For this project, we were asked to choose three of our artworks and write twenty-five different title possibilities for each piece. It was a challenging exercise, one that I think would be important to do for all of my art in the future. Parsing through words and phrases in relation to an artwork opens an artist’s mind to expanded viewpoints, increased personal perception, and viewer affect. We were also asked to choose one piece and describe why we chose that particular title.
Love Letter to C (Original Title)
• All He Could Think About • Resolution Never Comes Easy • Trying To Tell You Something • Settle Down • Blind Hope • Good Tools Make All the Difference• Living Pathway • Not Straight • Best Guidance • Hope’s Best Chance • This Is What Open Looks Like • Conversation Between a Man and His Mother • Summoning a Different Occurrence • Concerning Our Departure • 6 or 16, What Does It Matter? • Memory’s Failure • Linear Differences: A Non-Linear Point of View • Alternative Manner of Recollection • It Will All Be Clear • Paradox’s Ballad • Sightless Toward Inevitability • Growth Position • Learning Again What We Already Knew • Never Whispered Word • Everything and Nothing Until Something Changes
Video Still From Slow Memory and Charge of Affect (Original Title)
• Intrigue’s Unfolding • Discovering the Un-Discovered • Her Uncovering • From Out of the Seam • Unearthing a Line of Language • A Particular Patois • Slowness of Intentionality • Action Hole • A Tardy Precursor of Not Much Left • Embodiment of a Recollection • Three Knots • Remembering Georgia’s Hands (After Alfred Stieglitz) • Doing Her Part • Memory’s Measure • Spontaneous Un-Assemblage • Cooperation Between Five Parties • Attending to an End Result • What Was Left for You • Sensuality of a Secret • Entangled Threes • Gradually Un-Admitted • Ties Amongst Three Women • Magnitude of a Wavering Opening • Ship Speed: 141 Feet 9 Inches, Compressed (Based on 19th century knot increments measurement-space between knots equaled 47 feet 3 inches : time measured with a 30-second sand glass) • Are You in There Joseph Beuys?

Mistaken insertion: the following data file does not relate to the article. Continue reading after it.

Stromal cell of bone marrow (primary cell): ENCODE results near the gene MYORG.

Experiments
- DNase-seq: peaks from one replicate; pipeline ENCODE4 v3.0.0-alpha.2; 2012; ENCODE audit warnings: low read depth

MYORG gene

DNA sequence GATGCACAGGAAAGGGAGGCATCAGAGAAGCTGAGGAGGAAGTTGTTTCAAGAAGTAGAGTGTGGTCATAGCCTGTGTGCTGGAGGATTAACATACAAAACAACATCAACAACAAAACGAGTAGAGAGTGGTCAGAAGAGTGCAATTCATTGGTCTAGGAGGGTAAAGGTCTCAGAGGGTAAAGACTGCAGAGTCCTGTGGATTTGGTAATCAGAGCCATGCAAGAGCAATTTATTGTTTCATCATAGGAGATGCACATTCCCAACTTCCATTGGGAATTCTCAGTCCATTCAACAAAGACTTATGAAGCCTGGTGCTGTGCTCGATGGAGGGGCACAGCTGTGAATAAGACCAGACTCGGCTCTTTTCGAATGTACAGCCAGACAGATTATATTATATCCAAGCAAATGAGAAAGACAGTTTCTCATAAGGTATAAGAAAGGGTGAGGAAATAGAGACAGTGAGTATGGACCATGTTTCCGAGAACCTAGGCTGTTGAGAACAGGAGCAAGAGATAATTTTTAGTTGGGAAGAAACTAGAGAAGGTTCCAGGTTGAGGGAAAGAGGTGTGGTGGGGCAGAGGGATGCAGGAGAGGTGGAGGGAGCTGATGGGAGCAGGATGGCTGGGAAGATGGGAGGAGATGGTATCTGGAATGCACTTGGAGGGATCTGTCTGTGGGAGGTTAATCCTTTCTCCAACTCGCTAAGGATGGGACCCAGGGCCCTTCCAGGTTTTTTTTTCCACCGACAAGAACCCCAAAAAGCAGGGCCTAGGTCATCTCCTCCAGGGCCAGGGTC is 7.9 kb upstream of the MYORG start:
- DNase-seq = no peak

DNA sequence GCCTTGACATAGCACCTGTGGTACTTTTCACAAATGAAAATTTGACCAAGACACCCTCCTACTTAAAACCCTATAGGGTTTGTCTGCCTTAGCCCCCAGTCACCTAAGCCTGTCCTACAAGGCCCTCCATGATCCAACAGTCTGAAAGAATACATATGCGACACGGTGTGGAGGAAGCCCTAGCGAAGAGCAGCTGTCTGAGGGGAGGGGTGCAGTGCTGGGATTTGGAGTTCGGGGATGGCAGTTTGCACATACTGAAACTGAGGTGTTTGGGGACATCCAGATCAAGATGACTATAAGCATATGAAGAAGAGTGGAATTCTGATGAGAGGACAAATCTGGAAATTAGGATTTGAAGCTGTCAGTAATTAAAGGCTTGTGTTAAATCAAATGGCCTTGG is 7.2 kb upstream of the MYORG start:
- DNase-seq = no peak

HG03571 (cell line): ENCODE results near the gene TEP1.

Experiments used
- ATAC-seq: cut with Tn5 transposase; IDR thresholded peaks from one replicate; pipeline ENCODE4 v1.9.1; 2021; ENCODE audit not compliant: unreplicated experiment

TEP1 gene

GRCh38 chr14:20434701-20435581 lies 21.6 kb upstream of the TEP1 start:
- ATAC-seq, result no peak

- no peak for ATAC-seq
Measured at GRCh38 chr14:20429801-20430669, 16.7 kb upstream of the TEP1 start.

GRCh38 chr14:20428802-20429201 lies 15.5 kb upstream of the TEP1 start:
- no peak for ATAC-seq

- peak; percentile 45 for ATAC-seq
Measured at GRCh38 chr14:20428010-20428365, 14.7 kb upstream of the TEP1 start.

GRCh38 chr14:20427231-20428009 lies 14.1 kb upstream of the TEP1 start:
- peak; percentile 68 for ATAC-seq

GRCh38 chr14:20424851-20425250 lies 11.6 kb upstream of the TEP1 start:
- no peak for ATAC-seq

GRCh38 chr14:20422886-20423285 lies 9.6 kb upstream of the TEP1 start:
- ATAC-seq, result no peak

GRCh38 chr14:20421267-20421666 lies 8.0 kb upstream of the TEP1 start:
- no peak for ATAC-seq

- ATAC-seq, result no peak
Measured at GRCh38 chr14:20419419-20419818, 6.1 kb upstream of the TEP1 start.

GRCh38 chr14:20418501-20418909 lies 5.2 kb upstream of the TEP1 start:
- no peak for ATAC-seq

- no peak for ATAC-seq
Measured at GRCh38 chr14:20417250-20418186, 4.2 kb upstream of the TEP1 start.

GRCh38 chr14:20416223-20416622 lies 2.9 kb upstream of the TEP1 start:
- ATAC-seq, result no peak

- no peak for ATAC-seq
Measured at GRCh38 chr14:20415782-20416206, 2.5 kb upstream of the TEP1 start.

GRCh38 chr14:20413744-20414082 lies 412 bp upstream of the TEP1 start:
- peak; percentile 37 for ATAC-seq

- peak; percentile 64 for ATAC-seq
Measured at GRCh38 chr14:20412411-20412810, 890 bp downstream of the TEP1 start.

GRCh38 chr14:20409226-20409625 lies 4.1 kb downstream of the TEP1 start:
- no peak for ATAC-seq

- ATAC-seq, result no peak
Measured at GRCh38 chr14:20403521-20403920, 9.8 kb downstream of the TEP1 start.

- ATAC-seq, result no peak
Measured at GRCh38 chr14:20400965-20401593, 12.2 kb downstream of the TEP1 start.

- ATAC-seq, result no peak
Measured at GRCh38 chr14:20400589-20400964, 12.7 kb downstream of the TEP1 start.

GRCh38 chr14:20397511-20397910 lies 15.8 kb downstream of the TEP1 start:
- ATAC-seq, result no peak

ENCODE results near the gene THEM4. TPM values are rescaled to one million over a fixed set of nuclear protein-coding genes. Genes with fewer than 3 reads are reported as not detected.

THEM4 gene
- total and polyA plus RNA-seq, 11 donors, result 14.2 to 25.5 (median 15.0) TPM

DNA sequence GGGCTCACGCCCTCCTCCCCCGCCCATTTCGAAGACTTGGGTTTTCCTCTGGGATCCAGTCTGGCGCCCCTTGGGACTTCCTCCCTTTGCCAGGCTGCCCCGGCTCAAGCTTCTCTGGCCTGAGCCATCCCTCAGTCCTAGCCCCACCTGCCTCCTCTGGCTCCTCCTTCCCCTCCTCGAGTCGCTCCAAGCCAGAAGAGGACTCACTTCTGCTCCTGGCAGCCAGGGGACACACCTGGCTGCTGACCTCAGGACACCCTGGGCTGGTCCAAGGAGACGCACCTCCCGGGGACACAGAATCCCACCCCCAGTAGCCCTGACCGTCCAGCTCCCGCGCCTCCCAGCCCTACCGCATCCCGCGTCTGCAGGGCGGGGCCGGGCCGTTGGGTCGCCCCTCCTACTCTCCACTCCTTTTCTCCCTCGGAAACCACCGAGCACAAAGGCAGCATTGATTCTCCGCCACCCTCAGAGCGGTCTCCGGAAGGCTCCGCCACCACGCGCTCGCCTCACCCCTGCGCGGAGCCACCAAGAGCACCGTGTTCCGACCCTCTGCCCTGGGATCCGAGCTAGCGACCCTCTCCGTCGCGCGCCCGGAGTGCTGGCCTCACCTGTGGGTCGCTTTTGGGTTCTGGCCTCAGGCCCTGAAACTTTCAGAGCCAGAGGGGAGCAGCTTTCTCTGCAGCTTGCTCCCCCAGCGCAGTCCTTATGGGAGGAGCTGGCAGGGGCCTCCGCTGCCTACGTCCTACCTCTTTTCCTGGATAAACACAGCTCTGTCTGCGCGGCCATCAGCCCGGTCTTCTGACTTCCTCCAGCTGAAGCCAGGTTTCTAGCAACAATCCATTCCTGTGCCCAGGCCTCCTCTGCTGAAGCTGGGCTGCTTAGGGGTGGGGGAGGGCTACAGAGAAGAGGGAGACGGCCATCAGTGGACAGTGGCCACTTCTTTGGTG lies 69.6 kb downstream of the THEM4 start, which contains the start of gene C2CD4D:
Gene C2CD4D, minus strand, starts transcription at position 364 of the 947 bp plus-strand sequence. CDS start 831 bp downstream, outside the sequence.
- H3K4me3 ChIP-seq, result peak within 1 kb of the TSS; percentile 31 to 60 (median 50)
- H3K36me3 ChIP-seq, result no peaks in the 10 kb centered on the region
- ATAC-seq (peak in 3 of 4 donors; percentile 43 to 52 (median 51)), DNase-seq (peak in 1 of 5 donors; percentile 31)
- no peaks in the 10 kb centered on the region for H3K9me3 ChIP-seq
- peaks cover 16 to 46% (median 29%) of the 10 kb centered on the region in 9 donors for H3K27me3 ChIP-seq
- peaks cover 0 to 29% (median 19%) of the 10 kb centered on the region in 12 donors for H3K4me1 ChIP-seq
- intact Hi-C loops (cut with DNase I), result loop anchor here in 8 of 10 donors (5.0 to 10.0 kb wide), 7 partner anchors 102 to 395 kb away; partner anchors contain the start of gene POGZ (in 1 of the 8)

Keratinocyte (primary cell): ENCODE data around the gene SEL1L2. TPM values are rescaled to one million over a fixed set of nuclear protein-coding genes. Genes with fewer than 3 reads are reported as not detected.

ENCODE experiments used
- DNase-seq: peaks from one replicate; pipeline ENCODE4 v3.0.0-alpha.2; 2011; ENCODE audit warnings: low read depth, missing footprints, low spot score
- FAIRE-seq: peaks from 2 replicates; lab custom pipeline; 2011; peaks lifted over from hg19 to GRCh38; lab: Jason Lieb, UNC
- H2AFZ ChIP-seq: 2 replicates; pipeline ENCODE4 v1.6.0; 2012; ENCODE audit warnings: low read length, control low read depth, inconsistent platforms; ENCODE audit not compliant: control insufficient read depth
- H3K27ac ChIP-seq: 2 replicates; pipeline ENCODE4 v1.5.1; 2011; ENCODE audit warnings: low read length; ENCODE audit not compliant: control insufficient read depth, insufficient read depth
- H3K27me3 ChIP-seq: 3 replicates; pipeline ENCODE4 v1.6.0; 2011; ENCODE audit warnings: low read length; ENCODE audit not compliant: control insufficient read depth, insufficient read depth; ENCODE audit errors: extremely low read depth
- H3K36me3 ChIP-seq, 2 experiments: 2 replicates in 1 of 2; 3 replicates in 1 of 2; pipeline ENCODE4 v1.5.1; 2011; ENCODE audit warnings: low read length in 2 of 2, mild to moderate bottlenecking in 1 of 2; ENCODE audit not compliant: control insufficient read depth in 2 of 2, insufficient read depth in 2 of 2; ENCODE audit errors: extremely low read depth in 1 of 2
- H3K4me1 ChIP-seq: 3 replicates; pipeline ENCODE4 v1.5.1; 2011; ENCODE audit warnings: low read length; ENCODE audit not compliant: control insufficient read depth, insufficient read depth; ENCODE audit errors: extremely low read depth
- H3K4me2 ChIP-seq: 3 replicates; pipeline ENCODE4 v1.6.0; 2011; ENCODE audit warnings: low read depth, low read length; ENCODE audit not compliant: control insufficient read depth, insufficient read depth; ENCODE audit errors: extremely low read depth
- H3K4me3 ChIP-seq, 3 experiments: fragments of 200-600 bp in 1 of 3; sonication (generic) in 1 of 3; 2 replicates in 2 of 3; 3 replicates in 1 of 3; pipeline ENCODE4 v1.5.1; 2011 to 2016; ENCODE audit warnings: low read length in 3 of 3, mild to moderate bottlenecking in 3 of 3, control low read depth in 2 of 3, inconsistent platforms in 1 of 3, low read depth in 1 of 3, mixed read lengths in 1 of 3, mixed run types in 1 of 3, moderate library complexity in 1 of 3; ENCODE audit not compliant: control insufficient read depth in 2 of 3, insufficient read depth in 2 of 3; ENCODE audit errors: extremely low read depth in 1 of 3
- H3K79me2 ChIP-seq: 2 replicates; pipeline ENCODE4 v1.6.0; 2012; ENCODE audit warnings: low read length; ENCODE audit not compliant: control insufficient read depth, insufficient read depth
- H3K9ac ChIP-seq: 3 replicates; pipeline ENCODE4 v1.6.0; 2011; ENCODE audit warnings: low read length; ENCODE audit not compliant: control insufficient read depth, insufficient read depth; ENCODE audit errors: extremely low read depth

Still From Untitled Video Performance
• Memory Pacing • Recollection’s Recompense • What You Get For Thinking • Extent of Coverage • Input Intervals • Intervening in the Region of Time • Between Us • Relational Linking • Syntactic Conveyance • Memory Transferal • I Cannot Keep You With Me • Unmarked Viewpoint • She Reminded Me of Whistler’s Mother • Responding to the Lives of Others • Anthem of the Repeatable • Broadcast of the Evasive • Slipperiness of Memorization • Evidence of a Faulty Design • Comprehension: Out of Order • Felt Refrain • Recall Capacity: Volume Level 50 • Imagining Your Life, Mother • Interference • Input: Impossibility of Knowing • Perception Dripped From White Fingertips
Thoughts About the Best Title for Love Letter to C
Even though a number of the other titles could function well for this piece, I still prefer the original title. I am very interested in the ideas brought about by this exercise with regard to a single artwork, and too, how multiple titles in one installation or a series of works can add to meaning and understanding overall. As we know, language is imperative between us as human beings, but sometimes hyperbole used as a peak of expression simply is not necessary, although it is a ton of amusement (hyperbole intended) in all seriousness. Certainly a title that incorporates a play of words that points to the layers of content in an artwork or that expounds on its connotations can be very useful and oftentimes vital. I, for one, lean in that direction of communication not only as a creative and expressive mechanism, but to keep myself engaged with what I am doing. Because Love Letter to C is a private message, or rather a summary message born from a life-long positive conversation that exists between my son and myself, I do not want the title to be different than it is. Let there be some mystery for the viewer, if that is the case. Taking a chance of sounding like I am copping out on the piece (which I am not), I want it to lend itself to the viewer’s unique experience and keep my own to myself outside of what is suggested through the visual narrative.